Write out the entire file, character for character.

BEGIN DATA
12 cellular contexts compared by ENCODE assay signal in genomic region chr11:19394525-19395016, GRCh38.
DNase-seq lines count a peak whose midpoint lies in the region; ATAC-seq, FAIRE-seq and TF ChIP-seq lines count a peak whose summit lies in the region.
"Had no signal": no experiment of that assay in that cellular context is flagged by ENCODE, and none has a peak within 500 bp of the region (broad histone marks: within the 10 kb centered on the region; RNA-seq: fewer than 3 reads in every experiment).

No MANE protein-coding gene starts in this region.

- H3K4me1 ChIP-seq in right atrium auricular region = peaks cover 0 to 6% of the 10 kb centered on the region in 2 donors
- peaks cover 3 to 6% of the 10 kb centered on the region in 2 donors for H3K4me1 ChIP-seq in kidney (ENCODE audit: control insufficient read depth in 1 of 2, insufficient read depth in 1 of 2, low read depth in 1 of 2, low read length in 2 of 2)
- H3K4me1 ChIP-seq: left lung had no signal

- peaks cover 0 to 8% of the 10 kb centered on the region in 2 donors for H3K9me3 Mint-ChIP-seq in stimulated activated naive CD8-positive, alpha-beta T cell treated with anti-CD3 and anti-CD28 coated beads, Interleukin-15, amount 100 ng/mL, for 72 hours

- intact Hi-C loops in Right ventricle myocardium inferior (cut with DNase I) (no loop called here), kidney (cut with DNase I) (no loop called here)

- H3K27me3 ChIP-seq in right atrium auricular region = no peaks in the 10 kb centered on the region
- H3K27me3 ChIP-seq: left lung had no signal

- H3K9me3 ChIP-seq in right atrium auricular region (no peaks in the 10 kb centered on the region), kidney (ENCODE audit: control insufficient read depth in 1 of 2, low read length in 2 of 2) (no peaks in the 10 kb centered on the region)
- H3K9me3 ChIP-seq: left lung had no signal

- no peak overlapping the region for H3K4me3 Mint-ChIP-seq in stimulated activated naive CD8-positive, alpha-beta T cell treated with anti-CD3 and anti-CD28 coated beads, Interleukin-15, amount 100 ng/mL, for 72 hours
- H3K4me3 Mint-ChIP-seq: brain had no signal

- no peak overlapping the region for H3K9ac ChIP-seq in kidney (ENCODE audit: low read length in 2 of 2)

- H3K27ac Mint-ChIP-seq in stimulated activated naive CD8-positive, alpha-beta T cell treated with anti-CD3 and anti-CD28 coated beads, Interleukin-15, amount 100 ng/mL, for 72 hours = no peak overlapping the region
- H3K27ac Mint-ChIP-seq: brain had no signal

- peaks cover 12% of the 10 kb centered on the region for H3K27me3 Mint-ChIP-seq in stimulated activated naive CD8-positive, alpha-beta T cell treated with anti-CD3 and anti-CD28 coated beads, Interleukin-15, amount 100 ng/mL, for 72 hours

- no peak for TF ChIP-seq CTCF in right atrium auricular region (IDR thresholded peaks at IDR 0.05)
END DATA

12 cellular contexts compared by ENCODE assay signal in genomic region chr11:19394525-19395016, GRCh38.
DNase-seq lines count a peak whose midpoint lies in the region; ATAC-seq, FAIRE-seq and TF ChIP-seq lines count a peak whose summit lies in the region.
"Had no signal": no experiment of that assay in that cellular context is flagged by ENCODE, and none has a peak within 500 bp of the region (broad histone marks: within the 10 kb centered on the region; RNA-seq: fewer than 3 reads in every experiment).

No MANE protein-coding gene starts in this region.

- H3K4me1 ChIP-seq in right atrium auricular region = peaks cover 0 to 6% of the 10 kb centered on the region in 2 donors
- peaks cover 3 to 6% of the 10 kb centered on the region in 2 donors for H3K4me1 ChIP-seq in kidney (ENCODE audit: control insufficient read depth in 1 of 2, insufficient read depth in 1 of 2, low read depth in 1 of 2, low read length in 2 of 2)
- H3K4me1 ChIP-seq: left lung had no signal

- peaks cover 0 to 8% of the 10 kb centered on the region in 2 donors for H3K9me3 Mint-ChIP-seq in stimulated activated naive CD8-positive, alpha-beta T cell treated with anti-CD3 and anti-CD28 coated beads, Interleukin-15, amount 100 ng/mL, for 72 hours

- intact Hi-C loops in Right ventricle myocardium inferior (cut with DNase I) (no loop called here), kidney (cut with DNase I) (no loop called here)

- H3K27me3 ChIP-seq in right atrium auricular region = no peaks in the 10 kb centered on the region
- H3K27me3 ChIP-seq: left lung had no signal

- H3K9me3 ChIP-seq in right atrium auricular region (no peaks in the 10 kb centered on the region), kidney (ENCODE audit: control insufficient read depth in 1 of 2, low read length in 2 of 2) (no peaks in the 10 kb centered on the region)
- H3K9me3 ChIP-seq: left lung had no signal

- no peak overlapping the region for H3K4me3 Mint-ChIP-seq in stimulated activated naive CD8-positive, alpha-beta T cell treated with anti-CD3 and anti-CD28 coated beads, Interleukin-15, amount 100 ng/mL, for 72 hours
- H3K4me3 Mint-ChIP-seq: brain had no signal

- no peak overlapping the region for H3K9ac ChIP-seq in kidney (ENCODE audit: low read length in 2 of 2)

- H3K27ac Mint-ChIP-seq in stimulated activated naive CD8-positive, alpha-beta T cell treated with anti-CD3 and anti-CD28 coated beads, Interleukin-15, amount 100 ng/mL, for 72 hours = no peak overlapping the region
- H3K27ac Mint-ChIP-seq: brain had no signal

- peaks cover 12% of the 10 kb centered on the region for H3K27me3 Mint-ChIP-seq in stimulated activated naive CD8-positive, alpha-beta T cell treated with anti-CD3 and anti-CD28 coated beads, Interleukin-15, amount 100 ng/mL, for 72 hours

- no peak for TF ChIP-seq CTCF in right atrium auricular region (IDR thresholded peaks at IDR 0.05)